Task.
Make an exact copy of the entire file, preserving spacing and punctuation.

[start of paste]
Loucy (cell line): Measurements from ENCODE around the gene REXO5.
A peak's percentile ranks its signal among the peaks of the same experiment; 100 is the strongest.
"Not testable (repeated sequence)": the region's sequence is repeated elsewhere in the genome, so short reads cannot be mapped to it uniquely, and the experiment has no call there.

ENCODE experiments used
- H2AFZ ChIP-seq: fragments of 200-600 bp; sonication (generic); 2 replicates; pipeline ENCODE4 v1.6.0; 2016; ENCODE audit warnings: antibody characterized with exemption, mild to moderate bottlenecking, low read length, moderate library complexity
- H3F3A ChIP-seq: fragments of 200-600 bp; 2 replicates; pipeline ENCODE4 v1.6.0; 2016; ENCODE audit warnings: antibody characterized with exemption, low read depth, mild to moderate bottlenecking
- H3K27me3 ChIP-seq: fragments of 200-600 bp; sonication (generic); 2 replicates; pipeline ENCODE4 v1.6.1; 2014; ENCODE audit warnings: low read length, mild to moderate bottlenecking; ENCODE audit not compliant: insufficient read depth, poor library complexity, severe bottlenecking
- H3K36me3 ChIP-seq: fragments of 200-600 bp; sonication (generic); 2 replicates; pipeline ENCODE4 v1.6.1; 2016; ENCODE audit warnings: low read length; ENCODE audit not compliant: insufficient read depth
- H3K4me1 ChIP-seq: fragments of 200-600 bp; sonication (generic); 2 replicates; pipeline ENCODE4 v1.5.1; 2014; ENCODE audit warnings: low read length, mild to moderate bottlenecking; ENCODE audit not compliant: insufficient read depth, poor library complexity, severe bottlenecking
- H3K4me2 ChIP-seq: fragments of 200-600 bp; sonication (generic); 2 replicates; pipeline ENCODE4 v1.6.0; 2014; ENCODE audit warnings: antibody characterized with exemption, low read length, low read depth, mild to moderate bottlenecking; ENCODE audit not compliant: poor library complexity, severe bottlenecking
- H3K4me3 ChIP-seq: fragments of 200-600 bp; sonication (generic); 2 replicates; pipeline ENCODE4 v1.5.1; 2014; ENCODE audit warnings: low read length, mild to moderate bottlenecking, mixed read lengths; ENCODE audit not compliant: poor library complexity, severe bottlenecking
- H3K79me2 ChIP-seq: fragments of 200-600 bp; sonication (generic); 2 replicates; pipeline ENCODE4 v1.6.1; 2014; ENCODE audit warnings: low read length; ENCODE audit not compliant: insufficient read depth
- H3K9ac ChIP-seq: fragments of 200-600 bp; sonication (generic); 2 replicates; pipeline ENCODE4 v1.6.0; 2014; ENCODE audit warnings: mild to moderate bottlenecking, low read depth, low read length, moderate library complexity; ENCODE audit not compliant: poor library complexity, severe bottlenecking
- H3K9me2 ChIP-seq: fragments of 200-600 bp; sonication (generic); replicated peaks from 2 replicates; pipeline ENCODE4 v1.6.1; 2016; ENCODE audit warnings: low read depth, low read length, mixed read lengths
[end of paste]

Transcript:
Loucy (cell line): Measurements from ENCODE around the gene REXO5.
A peak's percentile ranks its signal among the peaks of the same experiment; 100 is the strongest.
"Not testable (repeated sequence)": the region's sequence is repeated elsewhere in the genome, so short reads cannot be mapped to it uniquely, and the experiment has no call there.

ENCODE experiments used
- H2AFZ ChIP-seq: fragments of 200-600 bp; sonication (generic); 2 replicates; pipeline ENCODE4 v1.6.0; 2016; ENCODE audit warnings: antibody characterized with exemption, mild to moderate bottlenecking, low read length, moderate library complexity
- H3F3A ChIP-seq: fragments of 200-600 bp; 2 replicates; pipeline ENCODE4 v1.6.0; 2016; ENCODE audit warnings: antibody characterized with exemption, low read depth, mild to moderate bottlenecking
- H3K27me3 ChIP-seq: fragments of 200-600 bp; sonication (generic); 2 replicates; pipeline ENCODE4 v1.6.1; 2014; ENCODE audit warnings: low read length, mild to moderate bottlenecking; ENCODE audit not compliant: insufficient read depth, poor library complexity, severe bottlenecking
- H3K36me3 ChIP-seq: fragments of 200-600 bp; sonication (generic); 2 replicates; pipeline ENCODE4 v1.6.1; 2016; ENCODE audit warnings: low read length; ENCODE audit not compliant: insufficient read depth
- H3K4me1 ChIP-seq: fragments of 200-600 bp; sonication (generic); 2 replicates; pipeline ENCODE4 v1.5.1; 2014; ENCODE audit warnings: low read length, mild to moderate bottlenecking; ENCODE audit not compliant: insufficient read depth, poor library complexity, severe bottlenecking
- H3K4me2 ChIP-seq: fragments of 200-600 bp; sonication (generic); 2 replicates; pipeline ENCODE4 v1.6.0; 2014; ENCODE audit warnings: antibody characterized with exemption, low read length, low read depth, mild to moderate bottlenecking; ENCODE audit not compliant: poor library complexity, severe bottlenecking
- H3K4me3 ChIP-seq: fragments of 200-600 bp; sonication (generic); 2 replicates; pipeline ENCODE4 v1.5.1; 2014; ENCODE audit warnings: low read length, mild to moderate bottlenecking, mixed read lengths; ENCODE audit not compliant: poor library complexity, severe bottlenecking
- H3K79me2 ChIP-seq: fragments of 200-600 bp; sonication (generic); 2 replicates; pipeline ENCODE4 v1.6.1; 2014; ENCODE audit warnings: low read length; ENCODE audit not compliant: insufficient read depth
- H3K9ac ChIP-seq: fragments of 200-600 bp; sonication (generic); 2 replicates; pipeline ENCODE4 v1.6.0; 2014; ENCODE audit warnings: mild to moderate bottlenecking, low read depth, low read length, moderate library complexity; ENCODE audit not compliant: poor library complexity, severe bottlenecking
- H3K9me2 ChIP-seq: fragments of 200-600 bp; sonication (generic); replicated peaks from 2 replicates; pipeline ENCODE4 v1.6.1; 2016; ENCODE audit warnings: low read depth, low read length, mixed read lengths